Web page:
This is not about seeking a reward for it. This is not about trying to generate good karma for yourself. This is not about seeking a title because of it. It is simply about doing good things.
Ask yourself, “What have I done for someone else lately?” If you have no answer, it is time to change that.
And, these things don’t have to be BIG. You don’t have to travel to the other side of the world and attempt to save an entire culture. It can all be done in small-steps. Because small-steps leads to the greater good.
For example, if you see some trash on the ground, pick it up. If a piece of clothing has fallen from a hanger in the store, put it back where it belongs. If someone is struggling to carry something, help them. And, so on.
It is also essential to ask yourself, "What have I said or done that may have negatively affected another person?" If you can name something, now is the time to correct it.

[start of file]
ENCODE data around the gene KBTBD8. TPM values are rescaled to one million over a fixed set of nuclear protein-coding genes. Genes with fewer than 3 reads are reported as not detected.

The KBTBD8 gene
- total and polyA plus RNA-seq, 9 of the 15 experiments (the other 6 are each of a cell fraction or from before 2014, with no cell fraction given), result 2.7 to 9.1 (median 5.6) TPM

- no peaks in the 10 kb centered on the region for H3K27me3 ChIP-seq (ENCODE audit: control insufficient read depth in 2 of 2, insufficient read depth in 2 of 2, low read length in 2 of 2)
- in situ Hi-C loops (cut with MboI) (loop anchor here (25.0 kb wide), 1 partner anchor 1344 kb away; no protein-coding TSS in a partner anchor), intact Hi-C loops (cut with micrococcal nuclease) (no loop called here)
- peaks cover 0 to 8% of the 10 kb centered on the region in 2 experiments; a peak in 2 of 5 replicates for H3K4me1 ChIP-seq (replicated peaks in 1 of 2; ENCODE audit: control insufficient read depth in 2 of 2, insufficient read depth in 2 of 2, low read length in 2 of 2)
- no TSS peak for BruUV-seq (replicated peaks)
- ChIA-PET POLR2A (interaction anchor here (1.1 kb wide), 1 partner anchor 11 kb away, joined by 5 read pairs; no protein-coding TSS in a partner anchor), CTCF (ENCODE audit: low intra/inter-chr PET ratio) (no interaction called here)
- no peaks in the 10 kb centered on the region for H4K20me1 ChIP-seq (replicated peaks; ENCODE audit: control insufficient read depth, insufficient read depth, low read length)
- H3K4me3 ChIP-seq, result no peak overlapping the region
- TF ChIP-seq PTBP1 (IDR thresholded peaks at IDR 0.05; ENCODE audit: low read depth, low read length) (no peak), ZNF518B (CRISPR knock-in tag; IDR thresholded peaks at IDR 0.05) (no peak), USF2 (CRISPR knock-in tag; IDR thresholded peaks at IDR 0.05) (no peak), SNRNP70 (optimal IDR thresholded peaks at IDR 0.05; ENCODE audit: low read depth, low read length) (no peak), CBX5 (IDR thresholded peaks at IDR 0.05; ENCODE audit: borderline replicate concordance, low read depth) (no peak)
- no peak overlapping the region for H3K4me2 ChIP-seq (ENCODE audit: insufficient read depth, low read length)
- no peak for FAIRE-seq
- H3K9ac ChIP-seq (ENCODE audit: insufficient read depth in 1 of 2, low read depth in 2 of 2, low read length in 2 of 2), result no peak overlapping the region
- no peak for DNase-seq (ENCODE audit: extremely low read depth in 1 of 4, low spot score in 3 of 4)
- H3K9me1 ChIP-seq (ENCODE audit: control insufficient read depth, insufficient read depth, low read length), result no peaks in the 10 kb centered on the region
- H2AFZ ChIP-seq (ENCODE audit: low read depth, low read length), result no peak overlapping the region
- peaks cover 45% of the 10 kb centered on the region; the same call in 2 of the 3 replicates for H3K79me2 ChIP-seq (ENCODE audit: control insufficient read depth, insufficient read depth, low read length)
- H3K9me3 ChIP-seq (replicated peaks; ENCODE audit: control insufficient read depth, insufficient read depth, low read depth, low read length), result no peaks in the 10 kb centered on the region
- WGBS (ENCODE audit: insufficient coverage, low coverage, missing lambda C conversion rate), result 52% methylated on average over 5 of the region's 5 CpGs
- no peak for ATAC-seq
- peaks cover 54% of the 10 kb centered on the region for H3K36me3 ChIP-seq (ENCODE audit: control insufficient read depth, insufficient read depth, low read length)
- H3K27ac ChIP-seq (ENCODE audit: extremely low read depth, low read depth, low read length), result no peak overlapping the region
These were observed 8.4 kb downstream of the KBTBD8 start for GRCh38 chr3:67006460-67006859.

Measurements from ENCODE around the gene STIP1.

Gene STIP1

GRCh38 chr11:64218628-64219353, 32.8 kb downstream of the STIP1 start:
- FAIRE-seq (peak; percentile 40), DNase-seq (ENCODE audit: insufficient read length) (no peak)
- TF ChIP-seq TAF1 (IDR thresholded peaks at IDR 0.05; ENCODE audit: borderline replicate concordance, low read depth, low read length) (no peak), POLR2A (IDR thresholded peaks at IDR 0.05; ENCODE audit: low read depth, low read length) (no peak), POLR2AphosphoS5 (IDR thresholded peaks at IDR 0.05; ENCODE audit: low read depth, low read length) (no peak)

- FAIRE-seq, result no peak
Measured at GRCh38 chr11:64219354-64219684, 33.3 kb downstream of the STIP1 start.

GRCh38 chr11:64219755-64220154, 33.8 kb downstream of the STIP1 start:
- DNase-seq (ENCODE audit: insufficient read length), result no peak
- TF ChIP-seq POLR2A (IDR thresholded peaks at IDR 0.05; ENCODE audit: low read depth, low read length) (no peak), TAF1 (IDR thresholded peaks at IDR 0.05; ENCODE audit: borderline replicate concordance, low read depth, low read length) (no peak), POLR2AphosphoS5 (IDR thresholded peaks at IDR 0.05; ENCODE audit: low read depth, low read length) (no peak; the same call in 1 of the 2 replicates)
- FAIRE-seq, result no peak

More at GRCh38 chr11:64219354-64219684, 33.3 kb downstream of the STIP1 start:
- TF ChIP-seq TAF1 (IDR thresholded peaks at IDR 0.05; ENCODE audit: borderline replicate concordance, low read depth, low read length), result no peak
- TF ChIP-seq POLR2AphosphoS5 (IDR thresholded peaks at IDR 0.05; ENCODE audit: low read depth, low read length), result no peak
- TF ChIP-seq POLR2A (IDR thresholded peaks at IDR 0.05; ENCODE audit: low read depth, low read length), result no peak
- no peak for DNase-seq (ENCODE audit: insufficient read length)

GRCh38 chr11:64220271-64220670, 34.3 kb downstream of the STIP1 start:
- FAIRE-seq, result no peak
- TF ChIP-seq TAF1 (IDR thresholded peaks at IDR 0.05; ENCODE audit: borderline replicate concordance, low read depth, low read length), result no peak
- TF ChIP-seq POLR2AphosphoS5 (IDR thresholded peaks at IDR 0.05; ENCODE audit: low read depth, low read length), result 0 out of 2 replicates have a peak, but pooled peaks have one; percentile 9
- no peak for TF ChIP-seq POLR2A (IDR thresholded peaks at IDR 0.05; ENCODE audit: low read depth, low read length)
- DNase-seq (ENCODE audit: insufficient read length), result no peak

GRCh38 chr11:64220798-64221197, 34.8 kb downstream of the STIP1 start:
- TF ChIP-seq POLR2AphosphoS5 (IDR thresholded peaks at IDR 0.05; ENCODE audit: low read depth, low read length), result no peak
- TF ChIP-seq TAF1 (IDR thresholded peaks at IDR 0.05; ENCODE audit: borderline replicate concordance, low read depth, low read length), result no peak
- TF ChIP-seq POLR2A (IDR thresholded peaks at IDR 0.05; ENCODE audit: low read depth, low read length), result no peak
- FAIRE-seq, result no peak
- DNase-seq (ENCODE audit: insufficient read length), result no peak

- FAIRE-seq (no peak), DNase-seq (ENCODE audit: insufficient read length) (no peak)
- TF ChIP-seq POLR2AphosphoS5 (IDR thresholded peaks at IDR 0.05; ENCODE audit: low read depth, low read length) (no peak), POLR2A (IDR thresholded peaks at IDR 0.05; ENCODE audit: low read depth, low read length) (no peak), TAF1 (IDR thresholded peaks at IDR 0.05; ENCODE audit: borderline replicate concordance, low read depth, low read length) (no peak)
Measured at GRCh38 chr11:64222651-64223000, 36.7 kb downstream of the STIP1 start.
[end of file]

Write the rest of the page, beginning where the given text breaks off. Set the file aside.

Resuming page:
This is not about ego. This is not about who is right or who is wrong. This is about what YOU, personally, have done. And, this action is not about waiting for the other person involved to do it first.
If you can think about something that YOU have said or done that has negatively affected someone else, correct it. Change the pattern of the interaction. This will simply make everything better.
Ponder this, if someone has wronged you in the past, think how much better you would have felt if that person had extended a hand to you and tried to make the experience better for you. This is one of the most simple things that you can do that will not only make your life better but will change the entire direction of humanity.
Be better. Be more. Reach out and make other people feel better. This simple action is how the world can become a better place.
The reality is, at the end of the day, what do we have? All we have in life is what we have done and given to others. That is the definition of how we will be remembered and what impact we have made on and for the world.
This life is all we know. It is all we have. Give. Do good things. Make a positive difference it life. It starts with you.
This is a chapter from the book:
The Zen of Modern Life and the Reality of Reality
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No part of this article may be used without the expressed permission of Scott Shaw or his representatives.